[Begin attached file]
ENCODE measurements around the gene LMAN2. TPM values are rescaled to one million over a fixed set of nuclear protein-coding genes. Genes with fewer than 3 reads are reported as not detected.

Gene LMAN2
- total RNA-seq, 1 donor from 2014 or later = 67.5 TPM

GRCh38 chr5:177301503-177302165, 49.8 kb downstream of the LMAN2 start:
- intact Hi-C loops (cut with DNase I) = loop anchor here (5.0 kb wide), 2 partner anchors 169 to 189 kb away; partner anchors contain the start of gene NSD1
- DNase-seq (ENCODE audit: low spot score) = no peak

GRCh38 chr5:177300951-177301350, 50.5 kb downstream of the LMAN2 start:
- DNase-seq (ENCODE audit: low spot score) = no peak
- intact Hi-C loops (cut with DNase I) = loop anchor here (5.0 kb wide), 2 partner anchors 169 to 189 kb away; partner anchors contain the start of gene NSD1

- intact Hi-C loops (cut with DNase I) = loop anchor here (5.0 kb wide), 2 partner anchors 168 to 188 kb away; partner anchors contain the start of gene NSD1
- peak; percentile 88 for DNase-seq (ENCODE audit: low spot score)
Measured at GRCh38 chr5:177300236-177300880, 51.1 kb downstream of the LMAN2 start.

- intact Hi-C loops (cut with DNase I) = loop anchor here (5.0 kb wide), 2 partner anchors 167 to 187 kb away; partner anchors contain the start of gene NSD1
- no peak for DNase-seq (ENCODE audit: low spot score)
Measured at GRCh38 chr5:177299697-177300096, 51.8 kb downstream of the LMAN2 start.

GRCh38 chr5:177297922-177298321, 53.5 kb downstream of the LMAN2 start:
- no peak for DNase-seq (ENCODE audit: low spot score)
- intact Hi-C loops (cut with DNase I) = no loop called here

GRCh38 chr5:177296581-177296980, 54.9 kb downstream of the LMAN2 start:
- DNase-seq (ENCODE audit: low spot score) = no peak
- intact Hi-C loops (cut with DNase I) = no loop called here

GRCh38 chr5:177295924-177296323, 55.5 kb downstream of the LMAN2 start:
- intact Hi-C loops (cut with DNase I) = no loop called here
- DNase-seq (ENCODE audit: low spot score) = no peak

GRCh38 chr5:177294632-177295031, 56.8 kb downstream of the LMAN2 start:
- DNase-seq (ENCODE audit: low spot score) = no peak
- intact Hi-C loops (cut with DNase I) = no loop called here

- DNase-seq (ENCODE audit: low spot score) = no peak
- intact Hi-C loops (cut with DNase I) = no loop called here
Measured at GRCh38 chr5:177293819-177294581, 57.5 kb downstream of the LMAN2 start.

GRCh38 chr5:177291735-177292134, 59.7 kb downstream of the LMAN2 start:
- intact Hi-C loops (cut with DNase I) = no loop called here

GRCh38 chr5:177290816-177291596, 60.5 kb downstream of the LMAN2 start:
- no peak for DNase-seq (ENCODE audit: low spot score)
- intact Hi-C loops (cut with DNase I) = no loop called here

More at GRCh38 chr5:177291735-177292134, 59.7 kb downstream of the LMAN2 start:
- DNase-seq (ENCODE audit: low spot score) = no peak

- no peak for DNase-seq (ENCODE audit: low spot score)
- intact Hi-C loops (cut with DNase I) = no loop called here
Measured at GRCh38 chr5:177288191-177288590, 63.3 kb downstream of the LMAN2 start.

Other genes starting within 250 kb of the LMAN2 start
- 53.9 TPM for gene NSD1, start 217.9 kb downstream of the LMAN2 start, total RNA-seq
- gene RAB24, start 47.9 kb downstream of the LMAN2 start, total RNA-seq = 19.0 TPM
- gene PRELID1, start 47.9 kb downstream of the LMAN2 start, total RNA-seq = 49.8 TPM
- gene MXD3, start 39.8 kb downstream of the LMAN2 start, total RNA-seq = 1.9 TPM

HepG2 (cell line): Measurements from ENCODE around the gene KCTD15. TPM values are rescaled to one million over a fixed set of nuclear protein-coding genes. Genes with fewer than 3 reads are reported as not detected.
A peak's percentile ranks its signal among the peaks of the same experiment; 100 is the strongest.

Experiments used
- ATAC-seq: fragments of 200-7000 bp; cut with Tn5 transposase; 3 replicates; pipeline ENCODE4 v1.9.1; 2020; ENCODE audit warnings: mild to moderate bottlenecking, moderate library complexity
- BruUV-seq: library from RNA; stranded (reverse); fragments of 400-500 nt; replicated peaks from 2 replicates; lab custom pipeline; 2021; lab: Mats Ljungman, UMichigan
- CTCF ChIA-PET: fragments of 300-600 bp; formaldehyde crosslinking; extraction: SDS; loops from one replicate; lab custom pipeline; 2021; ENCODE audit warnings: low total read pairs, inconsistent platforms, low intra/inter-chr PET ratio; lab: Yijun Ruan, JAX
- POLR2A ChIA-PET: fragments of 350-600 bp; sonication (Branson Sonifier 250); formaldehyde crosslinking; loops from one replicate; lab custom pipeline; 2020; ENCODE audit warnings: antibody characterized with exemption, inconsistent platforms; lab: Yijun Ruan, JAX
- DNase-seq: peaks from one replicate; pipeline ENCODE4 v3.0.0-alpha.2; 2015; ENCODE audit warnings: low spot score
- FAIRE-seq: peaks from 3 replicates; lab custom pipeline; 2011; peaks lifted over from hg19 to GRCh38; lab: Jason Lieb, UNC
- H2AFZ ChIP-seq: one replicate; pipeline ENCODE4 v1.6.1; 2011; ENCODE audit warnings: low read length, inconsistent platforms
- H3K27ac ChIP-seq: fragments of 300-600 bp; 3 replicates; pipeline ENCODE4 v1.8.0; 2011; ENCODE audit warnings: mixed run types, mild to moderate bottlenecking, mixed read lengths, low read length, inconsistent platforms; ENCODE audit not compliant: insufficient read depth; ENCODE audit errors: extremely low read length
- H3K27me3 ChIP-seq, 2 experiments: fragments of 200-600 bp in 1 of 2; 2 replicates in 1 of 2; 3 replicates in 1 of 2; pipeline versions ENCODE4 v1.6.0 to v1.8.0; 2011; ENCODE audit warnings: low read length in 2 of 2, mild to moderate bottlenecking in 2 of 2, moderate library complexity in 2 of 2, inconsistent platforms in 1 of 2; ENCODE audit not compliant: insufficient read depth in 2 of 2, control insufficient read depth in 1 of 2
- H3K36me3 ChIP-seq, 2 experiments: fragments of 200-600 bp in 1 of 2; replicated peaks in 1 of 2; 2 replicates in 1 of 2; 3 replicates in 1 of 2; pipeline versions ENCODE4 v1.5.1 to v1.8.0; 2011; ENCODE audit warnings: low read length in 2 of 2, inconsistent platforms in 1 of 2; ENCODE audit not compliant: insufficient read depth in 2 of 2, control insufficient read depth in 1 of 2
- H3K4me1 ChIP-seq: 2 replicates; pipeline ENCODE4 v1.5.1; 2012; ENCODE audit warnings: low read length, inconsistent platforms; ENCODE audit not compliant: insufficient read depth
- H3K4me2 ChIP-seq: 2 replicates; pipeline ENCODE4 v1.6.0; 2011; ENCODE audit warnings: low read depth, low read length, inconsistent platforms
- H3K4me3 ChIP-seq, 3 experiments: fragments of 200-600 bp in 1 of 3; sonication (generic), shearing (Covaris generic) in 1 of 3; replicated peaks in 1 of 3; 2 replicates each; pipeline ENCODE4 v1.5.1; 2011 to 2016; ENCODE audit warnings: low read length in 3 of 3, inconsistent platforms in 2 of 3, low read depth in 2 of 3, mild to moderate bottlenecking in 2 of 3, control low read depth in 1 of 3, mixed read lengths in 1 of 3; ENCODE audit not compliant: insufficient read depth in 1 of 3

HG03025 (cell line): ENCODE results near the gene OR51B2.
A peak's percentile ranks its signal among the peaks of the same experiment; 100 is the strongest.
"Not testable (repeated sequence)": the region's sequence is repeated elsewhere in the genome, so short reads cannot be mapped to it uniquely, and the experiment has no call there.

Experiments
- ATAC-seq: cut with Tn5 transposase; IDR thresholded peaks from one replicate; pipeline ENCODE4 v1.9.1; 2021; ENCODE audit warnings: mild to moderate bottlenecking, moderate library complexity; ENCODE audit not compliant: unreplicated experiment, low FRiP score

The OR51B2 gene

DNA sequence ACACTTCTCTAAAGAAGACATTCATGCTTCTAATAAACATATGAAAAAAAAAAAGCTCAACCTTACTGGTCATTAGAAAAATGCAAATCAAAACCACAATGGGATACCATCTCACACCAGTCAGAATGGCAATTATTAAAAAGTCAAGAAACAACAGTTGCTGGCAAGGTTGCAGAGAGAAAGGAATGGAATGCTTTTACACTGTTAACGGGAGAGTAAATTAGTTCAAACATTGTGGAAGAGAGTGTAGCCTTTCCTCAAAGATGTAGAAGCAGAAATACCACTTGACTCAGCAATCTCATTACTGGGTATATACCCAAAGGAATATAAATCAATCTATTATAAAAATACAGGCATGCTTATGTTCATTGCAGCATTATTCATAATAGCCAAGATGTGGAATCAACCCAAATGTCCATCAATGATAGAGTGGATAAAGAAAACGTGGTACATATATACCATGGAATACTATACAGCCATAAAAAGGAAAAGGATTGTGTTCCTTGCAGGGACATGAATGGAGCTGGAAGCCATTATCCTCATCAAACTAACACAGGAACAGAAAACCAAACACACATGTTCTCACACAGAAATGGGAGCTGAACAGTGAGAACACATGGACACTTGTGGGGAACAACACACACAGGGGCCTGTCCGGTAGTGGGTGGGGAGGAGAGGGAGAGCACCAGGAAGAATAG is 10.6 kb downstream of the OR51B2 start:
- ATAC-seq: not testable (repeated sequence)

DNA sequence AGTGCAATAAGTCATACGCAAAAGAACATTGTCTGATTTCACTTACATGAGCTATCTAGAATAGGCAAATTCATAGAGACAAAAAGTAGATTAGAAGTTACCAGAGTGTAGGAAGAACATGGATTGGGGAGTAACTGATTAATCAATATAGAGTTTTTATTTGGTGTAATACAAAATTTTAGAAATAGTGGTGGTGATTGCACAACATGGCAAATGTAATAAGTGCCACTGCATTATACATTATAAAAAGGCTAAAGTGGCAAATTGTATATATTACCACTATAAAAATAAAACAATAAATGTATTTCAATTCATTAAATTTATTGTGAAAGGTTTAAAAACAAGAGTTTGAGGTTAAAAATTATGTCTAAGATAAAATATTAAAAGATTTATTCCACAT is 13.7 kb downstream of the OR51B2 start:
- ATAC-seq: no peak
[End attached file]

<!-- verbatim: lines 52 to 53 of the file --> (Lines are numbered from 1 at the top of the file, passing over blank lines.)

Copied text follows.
- POLR2A ChIA-PET: fragments of 350-600 bp; sonication (Branson Sonifier 250); formaldehyde crosslinking; loops from one replicate; lab custom pipeline; 2020; ENCODE audit warnings: antibody characterized with exemption, inconsistent platforms; lab: Yijun Ruan, JAX
- DNase-seq: peaks from one replicate; pipeline ENCODE4 v3.0.0-alpha.2; 2015; ENCODE audit warnings: low spot score